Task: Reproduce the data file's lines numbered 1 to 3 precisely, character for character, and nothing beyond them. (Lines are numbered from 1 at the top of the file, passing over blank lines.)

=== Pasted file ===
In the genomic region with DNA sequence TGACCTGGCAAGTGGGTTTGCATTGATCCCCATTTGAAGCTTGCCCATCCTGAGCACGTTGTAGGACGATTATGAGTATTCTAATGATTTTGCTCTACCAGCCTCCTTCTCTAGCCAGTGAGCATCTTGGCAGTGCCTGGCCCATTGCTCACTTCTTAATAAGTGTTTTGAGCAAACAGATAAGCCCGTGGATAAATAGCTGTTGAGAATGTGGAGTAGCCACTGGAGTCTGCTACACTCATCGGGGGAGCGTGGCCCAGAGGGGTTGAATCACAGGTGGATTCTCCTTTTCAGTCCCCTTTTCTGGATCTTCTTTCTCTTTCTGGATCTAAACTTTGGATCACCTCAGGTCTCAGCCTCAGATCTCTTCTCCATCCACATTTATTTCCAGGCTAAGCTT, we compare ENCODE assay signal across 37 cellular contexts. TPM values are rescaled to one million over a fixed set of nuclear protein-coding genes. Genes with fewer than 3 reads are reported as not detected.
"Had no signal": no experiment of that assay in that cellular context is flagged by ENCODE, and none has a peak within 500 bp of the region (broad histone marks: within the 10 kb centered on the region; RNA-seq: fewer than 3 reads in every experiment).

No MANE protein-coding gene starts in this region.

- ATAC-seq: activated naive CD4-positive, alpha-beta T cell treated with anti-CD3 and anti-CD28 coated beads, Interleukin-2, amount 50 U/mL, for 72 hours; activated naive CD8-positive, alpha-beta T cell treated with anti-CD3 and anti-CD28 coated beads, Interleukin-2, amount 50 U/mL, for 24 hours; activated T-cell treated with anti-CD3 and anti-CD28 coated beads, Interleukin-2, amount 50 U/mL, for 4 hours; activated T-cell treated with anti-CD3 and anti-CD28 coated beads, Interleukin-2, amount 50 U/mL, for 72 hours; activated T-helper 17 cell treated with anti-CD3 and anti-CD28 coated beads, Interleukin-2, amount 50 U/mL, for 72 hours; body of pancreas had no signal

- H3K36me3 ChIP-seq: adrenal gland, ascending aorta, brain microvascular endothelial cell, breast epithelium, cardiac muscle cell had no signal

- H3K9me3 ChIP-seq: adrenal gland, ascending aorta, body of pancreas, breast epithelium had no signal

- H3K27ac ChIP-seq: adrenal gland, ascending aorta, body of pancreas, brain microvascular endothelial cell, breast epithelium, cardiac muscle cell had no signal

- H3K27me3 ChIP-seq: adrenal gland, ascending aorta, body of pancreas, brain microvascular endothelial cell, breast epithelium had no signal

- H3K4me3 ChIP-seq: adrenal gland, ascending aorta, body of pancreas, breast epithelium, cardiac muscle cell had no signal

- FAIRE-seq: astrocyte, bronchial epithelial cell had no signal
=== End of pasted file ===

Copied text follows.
In the genomic region with DNA sequence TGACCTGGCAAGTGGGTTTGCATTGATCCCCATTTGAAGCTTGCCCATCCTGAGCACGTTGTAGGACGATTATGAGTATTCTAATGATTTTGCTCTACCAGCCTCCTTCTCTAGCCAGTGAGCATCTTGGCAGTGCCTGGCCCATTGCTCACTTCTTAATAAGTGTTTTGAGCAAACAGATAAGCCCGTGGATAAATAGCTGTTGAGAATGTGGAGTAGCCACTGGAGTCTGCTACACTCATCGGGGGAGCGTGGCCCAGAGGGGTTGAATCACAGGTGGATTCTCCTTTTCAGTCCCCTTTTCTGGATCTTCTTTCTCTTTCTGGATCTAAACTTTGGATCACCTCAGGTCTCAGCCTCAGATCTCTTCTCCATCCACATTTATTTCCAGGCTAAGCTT, we compare ENCODE assay signal across 37 cellular contexts. TPM values are rescaled to one million over a fixed set of nuclear protein-coding genes. Genes with fewer than 3 reads are reported as not detected.
"Had no signal": no experiment of that assay in that cellular context is flagged by ENCODE, and none has a peak within 500 bp of the region (broad histone marks: within the 10 kb centered on the region; RNA-seq: fewer than 3 reads in every experiment).

No MANE protein-coding gene starts in this region.